Prada revealed its first 'infusion' fragrance in 2007, with a single, special-edition iris scent that was meant to live a short, glamorous life. But the gossamer floral fragrance proved so popular that the company has now launched a whole range entitled 'Les Infusions de Prada', to live permanently within its growing family of perfumes.
'They are very light and airy and yet quite sensual and present,' remarks Daniela Andrier, the Paris-based nose for Prada Parfums, who invented the infusion concept as a lighter progeny of pre-existing Prada scents. 'So it's not like this big thing that makes you want to change your chair in the cinema.'
As with most of the fruits that spring from the house's creative playground, the infusions do not obey the conventions associated with most fragrances. Even the title is misleading. 'It's not something scientific,' says Andrier. 'It's just an idea. A fantasy of infusion.'
To create the range's six permanent scents, Andrier starts with a standard base – an esprit de infusions – and then adds the key ingredients associated with iris cedar, orange flower, almond, carnation and vetiver scents. 'It is more like a water-colour rather than a heavy oil painting,' she explains of the chiffony effect. 'That's the spirit of it.'
The oversized, weighty glass bottle has a vintage feel and is rendered in six different light pastel colours. In addition, Prada also collaborated with photographer and video artist Marcel Christ on a six day photo shoot of rare, exotic blooms, shot underwater to create a fantasy-tinged interpretation of a floral infusion.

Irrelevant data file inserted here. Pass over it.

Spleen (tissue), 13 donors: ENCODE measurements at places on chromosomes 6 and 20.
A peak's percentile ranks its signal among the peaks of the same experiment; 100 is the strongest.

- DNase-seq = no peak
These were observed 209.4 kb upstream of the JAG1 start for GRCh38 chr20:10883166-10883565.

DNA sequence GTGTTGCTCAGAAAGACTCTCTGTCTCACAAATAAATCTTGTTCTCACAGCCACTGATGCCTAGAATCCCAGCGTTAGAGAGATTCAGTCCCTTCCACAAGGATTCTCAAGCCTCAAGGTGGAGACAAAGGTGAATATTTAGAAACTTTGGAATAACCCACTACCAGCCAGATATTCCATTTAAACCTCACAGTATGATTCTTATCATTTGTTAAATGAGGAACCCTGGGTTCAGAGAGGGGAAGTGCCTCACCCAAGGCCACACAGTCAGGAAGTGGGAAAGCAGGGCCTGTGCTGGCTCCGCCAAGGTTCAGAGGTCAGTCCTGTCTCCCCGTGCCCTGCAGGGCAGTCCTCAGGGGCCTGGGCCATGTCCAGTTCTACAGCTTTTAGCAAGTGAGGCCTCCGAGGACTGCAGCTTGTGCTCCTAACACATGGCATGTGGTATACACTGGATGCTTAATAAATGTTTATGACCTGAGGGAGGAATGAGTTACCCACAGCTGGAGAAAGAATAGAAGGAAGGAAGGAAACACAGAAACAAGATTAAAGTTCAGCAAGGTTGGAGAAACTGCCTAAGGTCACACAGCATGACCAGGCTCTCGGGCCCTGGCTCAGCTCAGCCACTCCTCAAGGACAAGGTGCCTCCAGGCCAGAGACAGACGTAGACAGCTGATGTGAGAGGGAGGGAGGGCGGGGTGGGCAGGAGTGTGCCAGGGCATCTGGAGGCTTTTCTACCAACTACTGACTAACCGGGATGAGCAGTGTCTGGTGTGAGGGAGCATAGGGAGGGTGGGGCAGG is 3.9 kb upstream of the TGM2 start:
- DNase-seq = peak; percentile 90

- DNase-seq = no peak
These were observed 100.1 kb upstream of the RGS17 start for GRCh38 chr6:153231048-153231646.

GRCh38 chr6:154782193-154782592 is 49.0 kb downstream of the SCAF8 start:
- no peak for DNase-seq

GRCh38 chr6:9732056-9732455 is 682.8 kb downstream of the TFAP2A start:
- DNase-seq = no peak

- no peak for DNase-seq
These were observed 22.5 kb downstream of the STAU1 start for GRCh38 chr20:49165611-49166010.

'My goal was to visually recreate the infusion process,' said Christ, who imported plants from Argentina for the meticulously-composed shoot. Though the actual fragrance production process is somewhat less chimerical, Christ's images are visually compelling, his high speed photography capturing oxygen and liquid nitrogen bubbles intermixing with delicate, brightly hued flowers in glass tanks. 'The idea,' he explains, 'was to capture things you can't normally see with the naked eye.'
For the launch, a new dimension was added to a series of Christ's visuals by the layering work of artist Lok Jansen, an established Prada collaborator. Jansen's techniques include painting, cutting, submerging, collage and adding tinted or coloured films to original pictures, transforming them into original works of art.